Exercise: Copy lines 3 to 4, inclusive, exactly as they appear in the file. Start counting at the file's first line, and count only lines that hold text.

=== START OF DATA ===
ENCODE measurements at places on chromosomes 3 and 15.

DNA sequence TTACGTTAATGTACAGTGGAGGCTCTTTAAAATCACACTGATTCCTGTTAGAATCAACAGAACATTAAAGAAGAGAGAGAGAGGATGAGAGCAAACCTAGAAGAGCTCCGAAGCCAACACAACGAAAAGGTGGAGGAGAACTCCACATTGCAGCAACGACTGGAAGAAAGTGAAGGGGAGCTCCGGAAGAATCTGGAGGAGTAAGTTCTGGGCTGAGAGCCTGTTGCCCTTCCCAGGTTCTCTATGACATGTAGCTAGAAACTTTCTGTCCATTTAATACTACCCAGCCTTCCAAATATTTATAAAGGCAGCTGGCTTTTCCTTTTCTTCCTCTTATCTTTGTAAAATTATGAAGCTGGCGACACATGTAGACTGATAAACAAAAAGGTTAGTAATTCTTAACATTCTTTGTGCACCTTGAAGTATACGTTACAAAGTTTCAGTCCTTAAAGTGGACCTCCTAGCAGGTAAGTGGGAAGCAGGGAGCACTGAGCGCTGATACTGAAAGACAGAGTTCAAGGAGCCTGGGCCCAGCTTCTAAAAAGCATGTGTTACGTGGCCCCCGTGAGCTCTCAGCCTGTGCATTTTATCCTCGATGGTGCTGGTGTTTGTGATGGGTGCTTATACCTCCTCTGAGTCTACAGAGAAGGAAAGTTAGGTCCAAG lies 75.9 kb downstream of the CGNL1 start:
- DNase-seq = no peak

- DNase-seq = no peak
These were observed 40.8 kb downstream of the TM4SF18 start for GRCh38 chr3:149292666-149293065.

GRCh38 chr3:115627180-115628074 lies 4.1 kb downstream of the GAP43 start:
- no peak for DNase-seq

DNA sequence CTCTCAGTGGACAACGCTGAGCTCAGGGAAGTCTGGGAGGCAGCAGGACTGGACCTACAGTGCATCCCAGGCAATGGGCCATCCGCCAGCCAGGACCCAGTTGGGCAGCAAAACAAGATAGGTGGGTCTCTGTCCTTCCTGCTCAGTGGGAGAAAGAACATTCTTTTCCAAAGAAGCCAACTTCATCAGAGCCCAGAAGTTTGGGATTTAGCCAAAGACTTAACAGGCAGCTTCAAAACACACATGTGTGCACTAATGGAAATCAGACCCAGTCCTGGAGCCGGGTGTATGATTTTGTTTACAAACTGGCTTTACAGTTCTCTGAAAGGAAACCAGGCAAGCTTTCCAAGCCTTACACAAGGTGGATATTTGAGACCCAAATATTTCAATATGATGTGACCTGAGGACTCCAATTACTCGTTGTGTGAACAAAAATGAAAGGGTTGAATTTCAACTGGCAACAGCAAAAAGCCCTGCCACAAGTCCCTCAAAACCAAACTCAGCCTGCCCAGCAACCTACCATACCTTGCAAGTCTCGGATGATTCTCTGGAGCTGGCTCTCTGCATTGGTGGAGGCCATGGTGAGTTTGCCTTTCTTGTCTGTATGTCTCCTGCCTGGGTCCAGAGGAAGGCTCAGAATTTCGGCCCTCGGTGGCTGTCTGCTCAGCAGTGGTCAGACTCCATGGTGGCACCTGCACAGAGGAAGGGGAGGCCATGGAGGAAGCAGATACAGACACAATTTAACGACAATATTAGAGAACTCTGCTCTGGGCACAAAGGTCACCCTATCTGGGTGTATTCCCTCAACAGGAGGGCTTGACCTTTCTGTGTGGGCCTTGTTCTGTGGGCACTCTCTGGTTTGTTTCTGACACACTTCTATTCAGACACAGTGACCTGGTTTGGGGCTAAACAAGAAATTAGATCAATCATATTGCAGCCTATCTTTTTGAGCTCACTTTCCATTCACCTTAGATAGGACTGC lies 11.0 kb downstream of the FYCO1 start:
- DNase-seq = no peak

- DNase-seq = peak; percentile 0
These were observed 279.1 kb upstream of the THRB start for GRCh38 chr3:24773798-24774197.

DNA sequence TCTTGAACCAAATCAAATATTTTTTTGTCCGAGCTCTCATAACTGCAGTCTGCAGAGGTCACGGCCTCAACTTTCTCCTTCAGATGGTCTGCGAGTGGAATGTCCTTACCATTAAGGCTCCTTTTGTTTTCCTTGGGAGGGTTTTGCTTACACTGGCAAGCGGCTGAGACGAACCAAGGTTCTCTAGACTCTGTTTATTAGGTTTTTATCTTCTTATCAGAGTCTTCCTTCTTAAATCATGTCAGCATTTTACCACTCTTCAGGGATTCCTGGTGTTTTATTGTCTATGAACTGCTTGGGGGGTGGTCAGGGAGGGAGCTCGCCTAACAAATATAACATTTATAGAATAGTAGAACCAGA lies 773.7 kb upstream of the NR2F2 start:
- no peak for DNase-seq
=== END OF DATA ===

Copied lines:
- DNase-seq = no peak

- DNase-seq = no peak